Naga Munchetty grills Oliver Dowden on covid testing in schools
Naga, 45, was sat alongside BBC Breakfast co-star Dan Walker, 43, at the time and they were reporting on President Donald Trump’s, 74, comments on Twitter whereby he insinuated four congresswomen of colour “go back” to “places from which they came”. After voicing her opinions on the racism row which had erupted, the BBC’s Executive Complaints Unit said the journalist had “breached editorial guidelines”. The decision was overturned months later and since then, the presenter has spoken out on the controversy several times. In her latest admission about the media storm which she found herself at the centre of, the broadcaster said she was left “distressed” by the attention the story received.
The broadcast which aired on July 17, 2019, Munchetty said: “I’m not accusing anyone of anything here, but you know what certain phrases mean.
“I can imagine lots of people in this country will be feeling absolutely furious that a man in that position feels it’s okay to skirt the lines with using language like that.”
The journalist received support from many of her colleagues and members of the public who supported the notion she should have a voice on the matter.
Walker has previously explained he and his co-stars didn’t mention the controversy on-air as Munchetty “didn’t want any more attention.”
Almost a year after the racism row made the headlines, the journalist has said she “absolutely hated” being in the spotlight.
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“We are not the story, we are facilitators. It’s not what I’m interested in. I found it very distressing, to be completely honest,” Munchetty explained.
Following former Director-General Tony-Hall, 69, overturning the broadcasting giant’s decision to reprimand the presenter, she told Radio Times she does not regret making the comments about President Trump.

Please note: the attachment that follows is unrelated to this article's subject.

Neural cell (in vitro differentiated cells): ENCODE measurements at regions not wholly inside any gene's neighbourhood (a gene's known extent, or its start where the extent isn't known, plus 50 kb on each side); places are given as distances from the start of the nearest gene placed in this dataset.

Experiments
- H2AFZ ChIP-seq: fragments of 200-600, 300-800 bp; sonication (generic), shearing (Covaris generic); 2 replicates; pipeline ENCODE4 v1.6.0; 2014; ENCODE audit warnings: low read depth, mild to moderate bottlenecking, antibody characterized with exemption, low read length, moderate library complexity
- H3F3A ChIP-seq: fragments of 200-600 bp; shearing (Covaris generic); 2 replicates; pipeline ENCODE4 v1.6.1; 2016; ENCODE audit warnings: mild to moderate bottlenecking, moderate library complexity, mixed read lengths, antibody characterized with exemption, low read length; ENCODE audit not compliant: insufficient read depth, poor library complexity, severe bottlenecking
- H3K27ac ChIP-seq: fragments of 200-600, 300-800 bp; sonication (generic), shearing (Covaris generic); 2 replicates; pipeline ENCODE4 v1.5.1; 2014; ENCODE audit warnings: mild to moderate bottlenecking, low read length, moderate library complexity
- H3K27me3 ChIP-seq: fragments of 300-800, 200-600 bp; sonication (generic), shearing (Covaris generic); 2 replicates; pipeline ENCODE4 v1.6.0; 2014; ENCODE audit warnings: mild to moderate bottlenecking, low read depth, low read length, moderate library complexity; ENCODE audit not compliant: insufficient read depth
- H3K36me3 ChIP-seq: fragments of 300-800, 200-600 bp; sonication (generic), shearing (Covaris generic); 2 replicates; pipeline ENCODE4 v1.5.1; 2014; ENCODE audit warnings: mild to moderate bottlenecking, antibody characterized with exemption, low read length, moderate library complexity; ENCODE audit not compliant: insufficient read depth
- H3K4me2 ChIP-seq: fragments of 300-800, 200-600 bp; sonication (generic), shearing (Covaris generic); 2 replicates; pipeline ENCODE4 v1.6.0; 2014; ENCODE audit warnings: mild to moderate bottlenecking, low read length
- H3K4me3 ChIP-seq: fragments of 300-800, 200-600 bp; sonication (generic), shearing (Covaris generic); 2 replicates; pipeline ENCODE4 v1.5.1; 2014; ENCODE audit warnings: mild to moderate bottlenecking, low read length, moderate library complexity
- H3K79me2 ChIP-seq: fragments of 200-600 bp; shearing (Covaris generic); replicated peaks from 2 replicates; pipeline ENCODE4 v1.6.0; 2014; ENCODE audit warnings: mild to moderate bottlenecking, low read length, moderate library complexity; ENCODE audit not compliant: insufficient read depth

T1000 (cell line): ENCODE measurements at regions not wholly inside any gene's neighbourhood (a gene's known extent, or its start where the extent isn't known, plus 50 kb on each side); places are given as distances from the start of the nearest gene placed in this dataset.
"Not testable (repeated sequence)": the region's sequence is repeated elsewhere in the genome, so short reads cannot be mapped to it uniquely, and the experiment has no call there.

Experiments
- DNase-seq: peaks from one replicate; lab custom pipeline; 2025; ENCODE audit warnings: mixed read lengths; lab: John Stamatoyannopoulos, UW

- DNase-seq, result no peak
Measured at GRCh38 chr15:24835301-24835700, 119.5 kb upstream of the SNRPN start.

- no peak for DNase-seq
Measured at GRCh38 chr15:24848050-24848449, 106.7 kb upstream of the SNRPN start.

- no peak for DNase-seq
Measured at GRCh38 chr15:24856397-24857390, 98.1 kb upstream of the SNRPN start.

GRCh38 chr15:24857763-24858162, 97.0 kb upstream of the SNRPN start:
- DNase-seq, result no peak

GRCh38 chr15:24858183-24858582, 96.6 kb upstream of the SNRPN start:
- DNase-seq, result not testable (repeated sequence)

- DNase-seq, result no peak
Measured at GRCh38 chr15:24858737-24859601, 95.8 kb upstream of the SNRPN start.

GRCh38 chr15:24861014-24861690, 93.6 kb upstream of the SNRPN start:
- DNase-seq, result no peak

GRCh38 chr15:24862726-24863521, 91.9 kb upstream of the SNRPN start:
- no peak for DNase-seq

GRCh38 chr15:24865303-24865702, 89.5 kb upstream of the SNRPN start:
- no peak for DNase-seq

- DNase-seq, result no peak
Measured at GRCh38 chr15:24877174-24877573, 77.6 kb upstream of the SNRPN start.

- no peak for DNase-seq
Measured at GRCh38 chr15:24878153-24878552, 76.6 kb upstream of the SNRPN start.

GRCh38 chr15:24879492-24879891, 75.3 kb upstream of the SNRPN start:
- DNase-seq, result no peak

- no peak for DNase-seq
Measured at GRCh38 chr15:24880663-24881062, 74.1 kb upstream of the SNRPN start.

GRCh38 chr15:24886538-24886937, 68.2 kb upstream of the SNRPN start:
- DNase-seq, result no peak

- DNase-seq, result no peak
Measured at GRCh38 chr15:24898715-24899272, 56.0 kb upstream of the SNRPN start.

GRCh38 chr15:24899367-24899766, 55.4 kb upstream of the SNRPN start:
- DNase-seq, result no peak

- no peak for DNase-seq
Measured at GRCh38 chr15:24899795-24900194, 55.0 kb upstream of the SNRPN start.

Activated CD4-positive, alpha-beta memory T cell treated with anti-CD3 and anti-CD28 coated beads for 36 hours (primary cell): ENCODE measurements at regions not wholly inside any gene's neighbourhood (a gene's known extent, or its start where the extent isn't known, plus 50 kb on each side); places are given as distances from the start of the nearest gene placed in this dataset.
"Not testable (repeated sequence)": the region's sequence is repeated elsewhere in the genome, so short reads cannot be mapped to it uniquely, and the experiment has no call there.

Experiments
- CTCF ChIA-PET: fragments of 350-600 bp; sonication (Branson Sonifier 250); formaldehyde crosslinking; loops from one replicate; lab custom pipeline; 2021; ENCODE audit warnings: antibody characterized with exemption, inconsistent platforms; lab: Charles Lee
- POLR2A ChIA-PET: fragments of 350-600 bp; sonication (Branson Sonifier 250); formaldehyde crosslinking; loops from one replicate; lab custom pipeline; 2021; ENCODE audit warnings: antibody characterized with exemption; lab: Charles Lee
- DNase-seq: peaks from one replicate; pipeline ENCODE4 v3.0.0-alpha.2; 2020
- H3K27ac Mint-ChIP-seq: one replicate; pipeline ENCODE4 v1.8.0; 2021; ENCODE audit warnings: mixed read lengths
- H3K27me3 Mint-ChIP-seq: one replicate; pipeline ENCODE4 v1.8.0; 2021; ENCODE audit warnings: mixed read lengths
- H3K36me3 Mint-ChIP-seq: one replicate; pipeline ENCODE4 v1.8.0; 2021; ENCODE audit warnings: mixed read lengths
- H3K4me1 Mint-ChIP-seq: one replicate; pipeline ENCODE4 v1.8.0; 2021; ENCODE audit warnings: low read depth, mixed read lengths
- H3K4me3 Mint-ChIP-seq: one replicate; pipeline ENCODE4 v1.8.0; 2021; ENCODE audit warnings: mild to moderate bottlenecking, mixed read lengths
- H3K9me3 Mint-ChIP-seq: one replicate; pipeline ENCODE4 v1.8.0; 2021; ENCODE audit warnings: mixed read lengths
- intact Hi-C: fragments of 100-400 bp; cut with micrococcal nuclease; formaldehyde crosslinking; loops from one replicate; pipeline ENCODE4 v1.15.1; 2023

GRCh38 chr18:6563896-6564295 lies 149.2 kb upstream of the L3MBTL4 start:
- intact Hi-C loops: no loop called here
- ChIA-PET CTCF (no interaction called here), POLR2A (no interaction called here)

With a backlash at the time regarding the host’s comments, the BBC said: “President Trump’s comments that a number of female Democrat members of Congress should ‘go back’ to the ‘totally broken and crime-infested places from which they came’ were widely condemned as racist, and we reported on this extensively.
“The BBC’s editorial guidelines do require due impartiality, but the Editorial Complaints Unit’s ruling is clear that Naga Munchetty was perfectly entitled to give a personal response to the phrase ‘go back to your own country’.”
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It’s not what I’m interested in
The statement continued with the broadcasting giant acknowledging they understood the presenter’s “strong” stance on the matter.
They also stipulated there was “nothing wrong” with the journalist talking about “her own experiences of racism”.
However, the network explained the lines were blurred when the stars of the show discuss their opinions on the “individual making the remarks”, which in this case was President Trump.
“It was for this reason that the complaint was partially upheld. Those judgements are for the audience to make,” they added.
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In a rare act of solidarity with his breakfast news rivals, Good Morning Britain star Piers Morgan, 55, stood with Munchetty on the matter.
Taking to Twitter in view of his 7.7 million followers in September 2019, the Life Stories presenter wrote: “Since the BBC will gag my breakfast show rival @BBCNaga from saying anything about this, allow me: it’s b****y ridiculous.
“Her words were powerful and necessary. Shameful censorship,” he added and it seems the BBC journalist appreciated his support.
Speaking earlier this year, the broadcaster commended the ITV news team, including Morgan and his co-host Susanna Reid, 50.
“I think competition is a great thing. I have immense respect for Susanna Reid and Piers Morgan,” Munchetty said.
On the ferocious ratings battle between the two programmes, she added: “How much attention do I pay to it?
“If you are on Twitter, or you read the papers, there is usually a story or something generated from Good Morning Britain.
“Noise, and an alternative, is a good thing,” she told The Guardian.
BBC Breakfast airs weekdays at 6am on BBC One.
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